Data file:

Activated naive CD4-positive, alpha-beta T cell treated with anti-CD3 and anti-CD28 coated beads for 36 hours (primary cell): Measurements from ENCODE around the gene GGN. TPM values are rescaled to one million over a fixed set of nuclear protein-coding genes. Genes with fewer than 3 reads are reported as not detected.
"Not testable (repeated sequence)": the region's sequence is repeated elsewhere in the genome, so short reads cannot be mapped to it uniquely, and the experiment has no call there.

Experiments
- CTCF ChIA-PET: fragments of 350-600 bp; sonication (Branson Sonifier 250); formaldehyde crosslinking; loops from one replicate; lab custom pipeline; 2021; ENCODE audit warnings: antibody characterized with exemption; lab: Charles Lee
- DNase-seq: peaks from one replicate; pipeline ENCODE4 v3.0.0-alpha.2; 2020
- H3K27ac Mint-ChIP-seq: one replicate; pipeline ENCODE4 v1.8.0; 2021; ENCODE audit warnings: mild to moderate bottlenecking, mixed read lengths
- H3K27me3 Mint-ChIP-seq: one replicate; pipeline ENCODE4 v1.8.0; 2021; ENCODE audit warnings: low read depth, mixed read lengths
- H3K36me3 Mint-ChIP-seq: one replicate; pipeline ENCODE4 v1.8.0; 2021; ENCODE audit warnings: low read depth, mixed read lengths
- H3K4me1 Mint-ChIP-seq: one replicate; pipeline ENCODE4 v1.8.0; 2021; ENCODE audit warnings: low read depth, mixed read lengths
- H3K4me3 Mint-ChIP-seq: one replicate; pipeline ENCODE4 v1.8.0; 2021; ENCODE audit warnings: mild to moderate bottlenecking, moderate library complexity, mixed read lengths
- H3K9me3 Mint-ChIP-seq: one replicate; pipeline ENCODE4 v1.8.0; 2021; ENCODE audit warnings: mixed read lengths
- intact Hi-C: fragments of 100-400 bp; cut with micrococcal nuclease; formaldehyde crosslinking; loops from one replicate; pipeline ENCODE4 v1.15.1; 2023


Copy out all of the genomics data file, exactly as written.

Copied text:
Activated naive CD4-positive, alpha-beta T cell treated with anti-CD3 and anti-CD28 coated beads for 36 hours (primary cell): Measurements from ENCODE around the gene GGN. TPM values are rescaled to one million over a fixed set of nuclear protein-coding genes. Genes with fewer than 3 reads are reported as not detected.
"Not testable (repeated sequence)": the region's sequence is repeated elsewhere in the genome, so short reads cannot be mapped to it uniquely, and the experiment has no call there.

Experiments
- CTCF ChIA-PET: fragments of 350-600 bp; sonication (Branson Sonifier 250); formaldehyde crosslinking; loops from one replicate; lab custom pipeline; 2021; ENCODE audit warnings: antibody characterized with exemption; lab: Charles Lee
- DNase-seq: peaks from one replicate; pipeline ENCODE4 v3.0.0-alpha.2; 2020
- H3K27ac Mint-ChIP-seq: one replicate; pipeline ENCODE4 v1.8.0; 2021; ENCODE audit warnings: mild to moderate bottlenecking, mixed read lengths
- H3K27me3 Mint-ChIP-seq: one replicate; pipeline ENCODE4 v1.8.0; 2021; ENCODE audit warnings: low read depth, mixed read lengths
- H3K36me3 Mint-ChIP-seq: one replicate; pipeline ENCODE4 v1.8.0; 2021; ENCODE audit warnings: low read depth, mixed read lengths
- H3K4me1 Mint-ChIP-seq: one replicate; pipeline ENCODE4 v1.8.0; 2021; ENCODE audit warnings: low read depth, mixed read lengths
- H3K4me3 Mint-ChIP-seq: one replicate; pipeline ENCODE4 v1.8.0; 2021; ENCODE audit warnings: mild to moderate bottlenecking, moderate library complexity, mixed read lengths
- H3K9me3 Mint-ChIP-seq: one replicate; pipeline ENCODE4 v1.8.0; 2021; ENCODE audit warnings: mixed read lengths
- intact Hi-C: fragments of 100-400 bp; cut with micrococcal nuclease; formaldehyde crosslinking; loops from one replicate; pipeline ENCODE4 v1.15.1; 2023